Difference between revisions of "Best practices on Lustre parallel file systems"
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[sfux@eu-login-02-ng test]$ mv DFT.tar.gz_tmp DFT.tar.gz
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Revision as of 09:59, 11 March 2022
- 1 Introduction
- 2 Lustre architecture
- 3 Best practices
- 3.1 Avoid unnecessary I/O operations
- 3.2 Limit repetitive Open/Close operations
- 3.3 Limit repetitive "stat" operations
- 3.4 Directory listings: ls vs. ls -l vs. ls --color
- 3.5 Use subdirectories instead of storing all files in a single directory
- 3.6 Try to use local scratch for serial jobs
- 3.7 Use other storage locations for small files
- 3.8 Avoid reading the same region of a file from many processes at the same time
- 4 Working with stripes (advanced users)
- 5 Optimizing HDF5 file layout for best performance on Lustre
On the Euler and the Leonhard cluster, the global scratch and work directories
are hosted on Lustre file systems. The are optimized especially for parallel I/O and large files. Those file systems are shared among many users. If you are
- working with a large number of small files
- running thousands of unnecessary I/O operations per second (running Open/Close in a loop)
- accessing the same file with hundreds of processes
then this will not only slow down your jobs. It can overload the entire file system affecting all users. Therefore please carefully read our best practices guide before using /cluster/work and/or /cluster/scratch.
Lustre is a parallel distributed file system. Files are distributed across multiple servers, and then striped across multiple disks.
A Lustre file system has three major functional units:
- Metadata servers (MDS) that stores namespace metadata, such as filenames, directories, access permissions, and file layout.
- Object storage server (OSS) nodes that store file data on one or more object storage target (OST) devices.
- Client(s) that access and use the data.
When a client accesses a file, it performs a filename lookup on the MDS. When the MDS filename lookup is complete and the user and client have permission to access the file, then the layout of the file is returned.
For read or write operations, the client then interprets the file layout, which maps the file logical offset and size to one or more objects, each residing on a separate OST. The client then locks the file range being operated on and executes one or more parallel read or write operations directly to the OSS nodes.
After the initial lookup of the file layout, the MDS is not normally involved in file IO operations since all block allocation and data IO is managed internally by the OST. Clients do not directly modify the objects or data on the OST filesystems, but instead delegate this task to OSS nodes.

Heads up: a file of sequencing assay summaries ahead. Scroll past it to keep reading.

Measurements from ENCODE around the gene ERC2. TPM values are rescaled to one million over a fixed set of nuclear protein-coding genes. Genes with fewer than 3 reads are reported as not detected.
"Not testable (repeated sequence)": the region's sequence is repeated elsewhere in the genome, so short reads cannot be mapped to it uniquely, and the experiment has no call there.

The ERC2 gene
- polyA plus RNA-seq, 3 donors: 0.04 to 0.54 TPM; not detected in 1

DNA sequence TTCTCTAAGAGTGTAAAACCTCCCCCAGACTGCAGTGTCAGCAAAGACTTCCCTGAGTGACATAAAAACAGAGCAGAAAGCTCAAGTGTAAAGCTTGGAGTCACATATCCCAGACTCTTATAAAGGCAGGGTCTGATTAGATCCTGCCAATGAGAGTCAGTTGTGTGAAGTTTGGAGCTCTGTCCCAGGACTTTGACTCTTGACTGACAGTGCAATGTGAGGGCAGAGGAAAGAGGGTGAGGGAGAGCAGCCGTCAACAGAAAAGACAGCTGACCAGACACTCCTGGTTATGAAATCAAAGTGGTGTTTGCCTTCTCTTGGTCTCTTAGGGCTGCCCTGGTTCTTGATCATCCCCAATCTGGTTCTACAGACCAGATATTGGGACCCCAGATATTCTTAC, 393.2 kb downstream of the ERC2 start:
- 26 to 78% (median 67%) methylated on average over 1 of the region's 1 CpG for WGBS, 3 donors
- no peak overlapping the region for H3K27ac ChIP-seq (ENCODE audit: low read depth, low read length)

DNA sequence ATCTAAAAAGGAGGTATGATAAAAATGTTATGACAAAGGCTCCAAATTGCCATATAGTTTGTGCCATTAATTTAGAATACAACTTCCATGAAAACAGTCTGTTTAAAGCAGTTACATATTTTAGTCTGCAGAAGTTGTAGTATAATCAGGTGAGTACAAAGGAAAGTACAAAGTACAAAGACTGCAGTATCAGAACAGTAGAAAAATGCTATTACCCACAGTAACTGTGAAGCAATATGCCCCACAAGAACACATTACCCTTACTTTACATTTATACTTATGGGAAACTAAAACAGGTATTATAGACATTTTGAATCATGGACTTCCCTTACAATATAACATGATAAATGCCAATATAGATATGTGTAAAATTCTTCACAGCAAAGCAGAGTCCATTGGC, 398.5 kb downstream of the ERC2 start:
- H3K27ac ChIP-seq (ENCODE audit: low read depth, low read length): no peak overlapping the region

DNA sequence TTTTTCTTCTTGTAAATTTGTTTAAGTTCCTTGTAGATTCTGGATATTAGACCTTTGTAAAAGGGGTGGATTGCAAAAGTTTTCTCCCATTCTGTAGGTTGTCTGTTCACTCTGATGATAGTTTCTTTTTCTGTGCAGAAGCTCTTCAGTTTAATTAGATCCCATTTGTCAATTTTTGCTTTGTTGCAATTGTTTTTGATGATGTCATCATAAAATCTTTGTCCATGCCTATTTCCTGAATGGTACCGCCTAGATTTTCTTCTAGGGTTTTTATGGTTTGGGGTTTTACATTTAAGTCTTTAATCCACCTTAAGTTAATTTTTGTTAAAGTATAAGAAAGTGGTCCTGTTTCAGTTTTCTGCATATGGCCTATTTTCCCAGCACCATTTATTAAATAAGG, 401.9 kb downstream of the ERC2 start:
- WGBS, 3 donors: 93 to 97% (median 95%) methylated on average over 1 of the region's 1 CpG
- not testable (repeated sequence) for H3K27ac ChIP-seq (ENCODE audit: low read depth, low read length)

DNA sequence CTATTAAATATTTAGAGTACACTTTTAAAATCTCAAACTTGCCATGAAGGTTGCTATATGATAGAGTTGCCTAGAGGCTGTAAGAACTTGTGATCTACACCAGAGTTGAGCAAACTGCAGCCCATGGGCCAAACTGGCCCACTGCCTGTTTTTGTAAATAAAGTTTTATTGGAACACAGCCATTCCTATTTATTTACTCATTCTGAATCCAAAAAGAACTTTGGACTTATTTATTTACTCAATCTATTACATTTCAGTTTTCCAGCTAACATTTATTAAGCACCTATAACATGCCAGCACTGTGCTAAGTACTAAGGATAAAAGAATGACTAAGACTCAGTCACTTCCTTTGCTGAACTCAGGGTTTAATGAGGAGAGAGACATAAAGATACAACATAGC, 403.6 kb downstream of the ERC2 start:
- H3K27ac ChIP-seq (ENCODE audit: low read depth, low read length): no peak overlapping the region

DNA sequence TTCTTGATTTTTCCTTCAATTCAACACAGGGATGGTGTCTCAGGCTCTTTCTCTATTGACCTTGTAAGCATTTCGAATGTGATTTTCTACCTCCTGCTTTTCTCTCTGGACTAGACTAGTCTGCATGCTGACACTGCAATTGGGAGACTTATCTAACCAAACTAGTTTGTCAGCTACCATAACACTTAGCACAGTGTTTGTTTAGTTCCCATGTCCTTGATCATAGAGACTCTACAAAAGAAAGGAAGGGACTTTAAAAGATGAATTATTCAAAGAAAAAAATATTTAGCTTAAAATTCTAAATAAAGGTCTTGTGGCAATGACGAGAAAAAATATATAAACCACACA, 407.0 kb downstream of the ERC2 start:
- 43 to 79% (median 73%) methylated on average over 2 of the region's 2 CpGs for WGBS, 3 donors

Avoid unnecessary I/O operations
In many programs, there are options to control I/O to make them more or less verbose. In general I/O operations are slowing down your computation, because during I/O operations the CPU is waiting and doing nothing. Therefore only do I/O if it is required and provides an added value to your computation. Otherwise try to avoid unneccessary I/O operations whenever possible.
Limit repetitive Open/Close operations
If you need to write a lot of values into a file as part of a loop, then there are multiple ways of achieving this task. Please make sure that you never put the open and close statements inside the loop as shown in this Python example:
for i in range(1000): f=open('test2.txt', 'a') f.write(some_data) f.close()
This will cause that the same file is opened and closed 1000 times, which causes a total of 2000 I/O operations and 1998 of them are unnecessary. It is sufficient to open the file once, then write all values to it and close it at the end, resulting in only 2 I/O operations
f=open('test1.txt', 'w') for i in range(1000): f.write(some_data) f.close()
Limit repetitive "stat" operations
If you are running a code that needs at some point to wait until a certain file is created, it is sufficient to check for this every 5-10 seconds. Checking this without any delay in a loop can cause more than 1000 checks per second create a lot of unnecessary file stat calls.
Directory listings: ls vs. ls -l vs. ls --color
If you run the ls command for listing a file or a directory, then it will query the MDS for this information. But when running the command with the -l option, it will also need to access the OSSes to look up the file size, which creates additional load on the storage system.
- Use ls if you would like to list files and directories
- Only use ls -l if you also need to know about the file size
- Unset the default color option for ls (ls --color) if you need to do ls on Lustre directories with many files: ls --color=never or to permanently disable it during your session $ \ls